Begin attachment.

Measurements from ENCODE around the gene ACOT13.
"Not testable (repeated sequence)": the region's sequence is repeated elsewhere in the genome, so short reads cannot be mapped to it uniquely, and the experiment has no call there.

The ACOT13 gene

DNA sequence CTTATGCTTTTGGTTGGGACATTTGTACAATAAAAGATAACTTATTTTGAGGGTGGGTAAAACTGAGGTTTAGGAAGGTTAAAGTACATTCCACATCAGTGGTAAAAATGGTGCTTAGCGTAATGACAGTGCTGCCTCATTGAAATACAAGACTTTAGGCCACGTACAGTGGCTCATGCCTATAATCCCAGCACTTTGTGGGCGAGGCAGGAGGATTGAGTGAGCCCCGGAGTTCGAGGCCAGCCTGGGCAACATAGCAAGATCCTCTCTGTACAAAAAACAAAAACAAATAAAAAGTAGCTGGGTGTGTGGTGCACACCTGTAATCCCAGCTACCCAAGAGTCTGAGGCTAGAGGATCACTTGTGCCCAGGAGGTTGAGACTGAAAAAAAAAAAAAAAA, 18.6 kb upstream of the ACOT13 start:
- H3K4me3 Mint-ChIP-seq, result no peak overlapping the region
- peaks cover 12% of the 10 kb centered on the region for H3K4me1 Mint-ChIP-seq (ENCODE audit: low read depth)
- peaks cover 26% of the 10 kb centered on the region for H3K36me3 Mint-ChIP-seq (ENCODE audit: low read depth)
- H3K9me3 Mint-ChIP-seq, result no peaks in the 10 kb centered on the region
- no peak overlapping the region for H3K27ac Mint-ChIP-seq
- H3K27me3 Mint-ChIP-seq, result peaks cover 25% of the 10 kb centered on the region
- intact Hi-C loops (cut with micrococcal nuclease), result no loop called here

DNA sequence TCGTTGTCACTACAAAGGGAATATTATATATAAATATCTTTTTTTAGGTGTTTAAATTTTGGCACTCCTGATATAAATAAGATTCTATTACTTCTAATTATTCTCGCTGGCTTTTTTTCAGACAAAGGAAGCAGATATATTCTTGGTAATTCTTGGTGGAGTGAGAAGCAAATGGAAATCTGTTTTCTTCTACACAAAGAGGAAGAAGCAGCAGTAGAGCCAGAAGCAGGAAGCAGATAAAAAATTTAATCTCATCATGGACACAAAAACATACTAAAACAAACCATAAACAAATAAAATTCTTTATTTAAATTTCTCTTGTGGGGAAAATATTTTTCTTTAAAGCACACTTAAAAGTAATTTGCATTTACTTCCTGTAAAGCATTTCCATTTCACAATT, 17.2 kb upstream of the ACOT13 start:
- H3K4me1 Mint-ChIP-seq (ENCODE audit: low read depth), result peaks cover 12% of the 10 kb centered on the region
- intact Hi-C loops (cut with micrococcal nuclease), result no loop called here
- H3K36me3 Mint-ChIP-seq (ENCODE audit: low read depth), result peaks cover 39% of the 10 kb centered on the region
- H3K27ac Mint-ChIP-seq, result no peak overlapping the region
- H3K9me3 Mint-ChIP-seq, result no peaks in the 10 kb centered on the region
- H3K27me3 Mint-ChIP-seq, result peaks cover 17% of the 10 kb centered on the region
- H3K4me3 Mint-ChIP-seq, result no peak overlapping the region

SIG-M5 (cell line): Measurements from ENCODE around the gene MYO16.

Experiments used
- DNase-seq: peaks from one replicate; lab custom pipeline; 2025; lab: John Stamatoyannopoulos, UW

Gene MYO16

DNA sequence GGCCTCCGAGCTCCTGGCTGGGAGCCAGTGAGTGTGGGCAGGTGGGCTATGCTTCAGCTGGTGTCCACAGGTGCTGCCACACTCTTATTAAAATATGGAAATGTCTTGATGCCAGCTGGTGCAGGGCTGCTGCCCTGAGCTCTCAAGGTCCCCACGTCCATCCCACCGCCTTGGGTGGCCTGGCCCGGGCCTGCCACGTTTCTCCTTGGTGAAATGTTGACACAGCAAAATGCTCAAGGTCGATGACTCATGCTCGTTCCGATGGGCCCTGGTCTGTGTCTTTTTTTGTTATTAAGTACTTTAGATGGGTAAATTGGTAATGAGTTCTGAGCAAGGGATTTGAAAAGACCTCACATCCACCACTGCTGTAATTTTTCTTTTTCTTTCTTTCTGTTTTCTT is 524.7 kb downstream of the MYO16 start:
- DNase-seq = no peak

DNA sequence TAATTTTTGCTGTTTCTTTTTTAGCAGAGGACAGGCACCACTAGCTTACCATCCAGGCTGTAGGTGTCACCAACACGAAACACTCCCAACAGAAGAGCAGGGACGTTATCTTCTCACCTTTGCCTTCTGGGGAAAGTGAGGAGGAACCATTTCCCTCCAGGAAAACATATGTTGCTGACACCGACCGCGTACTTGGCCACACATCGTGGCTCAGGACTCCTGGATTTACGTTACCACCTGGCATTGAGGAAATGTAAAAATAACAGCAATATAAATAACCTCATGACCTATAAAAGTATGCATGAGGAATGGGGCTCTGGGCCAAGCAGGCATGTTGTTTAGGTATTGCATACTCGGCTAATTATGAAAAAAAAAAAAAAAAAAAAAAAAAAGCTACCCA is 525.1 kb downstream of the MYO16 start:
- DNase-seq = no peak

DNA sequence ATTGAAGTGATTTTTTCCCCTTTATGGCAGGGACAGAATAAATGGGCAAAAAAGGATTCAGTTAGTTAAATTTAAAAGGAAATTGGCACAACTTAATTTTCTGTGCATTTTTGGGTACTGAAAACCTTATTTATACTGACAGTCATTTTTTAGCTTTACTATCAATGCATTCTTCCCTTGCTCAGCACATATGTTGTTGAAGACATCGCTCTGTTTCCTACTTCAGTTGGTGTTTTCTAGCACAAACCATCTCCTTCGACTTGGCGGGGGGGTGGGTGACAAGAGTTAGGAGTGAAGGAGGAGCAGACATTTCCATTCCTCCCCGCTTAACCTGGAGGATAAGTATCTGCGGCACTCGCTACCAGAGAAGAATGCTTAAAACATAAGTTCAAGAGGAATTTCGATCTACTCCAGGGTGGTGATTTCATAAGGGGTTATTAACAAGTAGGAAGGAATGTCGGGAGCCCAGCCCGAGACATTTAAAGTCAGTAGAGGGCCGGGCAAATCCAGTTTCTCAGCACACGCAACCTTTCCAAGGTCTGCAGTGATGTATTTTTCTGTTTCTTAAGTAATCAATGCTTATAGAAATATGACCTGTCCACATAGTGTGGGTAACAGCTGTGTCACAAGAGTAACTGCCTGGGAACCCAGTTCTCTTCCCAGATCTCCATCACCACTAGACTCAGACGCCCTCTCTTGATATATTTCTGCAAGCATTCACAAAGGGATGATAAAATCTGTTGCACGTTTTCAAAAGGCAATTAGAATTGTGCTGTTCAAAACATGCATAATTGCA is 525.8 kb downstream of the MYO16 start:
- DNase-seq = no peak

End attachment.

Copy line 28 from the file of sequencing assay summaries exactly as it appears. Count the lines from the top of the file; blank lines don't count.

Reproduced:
DNA sequence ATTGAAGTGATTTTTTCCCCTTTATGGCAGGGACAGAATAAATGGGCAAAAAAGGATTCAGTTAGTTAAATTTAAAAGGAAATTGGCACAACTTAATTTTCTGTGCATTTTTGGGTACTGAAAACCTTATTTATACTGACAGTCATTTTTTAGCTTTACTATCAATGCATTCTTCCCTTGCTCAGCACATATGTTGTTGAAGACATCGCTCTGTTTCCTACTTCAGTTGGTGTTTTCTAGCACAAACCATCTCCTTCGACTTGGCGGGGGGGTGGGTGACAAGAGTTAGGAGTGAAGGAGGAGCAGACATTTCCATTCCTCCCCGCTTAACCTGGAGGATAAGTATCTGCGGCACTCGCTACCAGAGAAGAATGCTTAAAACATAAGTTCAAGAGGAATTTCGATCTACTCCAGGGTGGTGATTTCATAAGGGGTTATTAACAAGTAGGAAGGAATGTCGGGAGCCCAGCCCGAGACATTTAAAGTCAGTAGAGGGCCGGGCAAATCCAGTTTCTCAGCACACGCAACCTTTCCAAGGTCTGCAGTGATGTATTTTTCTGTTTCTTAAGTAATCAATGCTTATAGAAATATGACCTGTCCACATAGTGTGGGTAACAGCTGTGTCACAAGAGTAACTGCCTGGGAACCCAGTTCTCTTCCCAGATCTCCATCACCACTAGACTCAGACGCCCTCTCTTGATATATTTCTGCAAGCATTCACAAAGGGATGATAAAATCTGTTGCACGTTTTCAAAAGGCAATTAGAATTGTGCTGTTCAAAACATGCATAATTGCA is 525.8 kb downstream of the MYO16 start: